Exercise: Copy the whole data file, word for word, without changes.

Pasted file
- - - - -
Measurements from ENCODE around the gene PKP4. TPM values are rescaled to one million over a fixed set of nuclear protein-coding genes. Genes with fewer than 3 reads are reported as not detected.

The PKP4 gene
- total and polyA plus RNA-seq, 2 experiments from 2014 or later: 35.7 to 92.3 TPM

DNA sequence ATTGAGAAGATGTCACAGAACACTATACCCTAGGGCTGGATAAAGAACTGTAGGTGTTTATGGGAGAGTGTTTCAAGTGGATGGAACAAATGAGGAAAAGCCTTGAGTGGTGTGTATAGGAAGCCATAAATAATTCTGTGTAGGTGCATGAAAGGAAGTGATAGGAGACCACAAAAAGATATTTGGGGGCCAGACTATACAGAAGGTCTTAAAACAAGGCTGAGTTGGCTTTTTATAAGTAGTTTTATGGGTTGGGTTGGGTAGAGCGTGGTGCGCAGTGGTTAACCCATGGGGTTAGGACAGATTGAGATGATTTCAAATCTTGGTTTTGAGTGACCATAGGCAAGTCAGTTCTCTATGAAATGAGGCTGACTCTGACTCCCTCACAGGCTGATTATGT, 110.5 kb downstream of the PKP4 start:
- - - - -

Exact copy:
Measurements from ENCODE around the gene PKP4. TPM values are rescaled to one million over a fixed set of nuclear protein-coding genes. Genes with fewer than 3 reads are reported as not detected.

The PKP4 gene
- total and polyA plus RNA-seq, 2 experiments from 2014 or later: 35.7 to 92.3 TPM

DNA sequence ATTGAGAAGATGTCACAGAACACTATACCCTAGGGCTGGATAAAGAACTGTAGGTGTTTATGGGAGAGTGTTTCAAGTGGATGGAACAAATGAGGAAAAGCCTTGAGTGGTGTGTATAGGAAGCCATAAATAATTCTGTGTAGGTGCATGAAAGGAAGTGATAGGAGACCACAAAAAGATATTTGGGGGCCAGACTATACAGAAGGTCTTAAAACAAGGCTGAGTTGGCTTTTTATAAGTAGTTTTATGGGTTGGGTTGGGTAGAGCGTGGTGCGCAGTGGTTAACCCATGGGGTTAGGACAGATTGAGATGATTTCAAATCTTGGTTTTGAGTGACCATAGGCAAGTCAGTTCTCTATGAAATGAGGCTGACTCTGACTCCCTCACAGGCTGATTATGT, 110.5 kb downstream of the PKP4 start: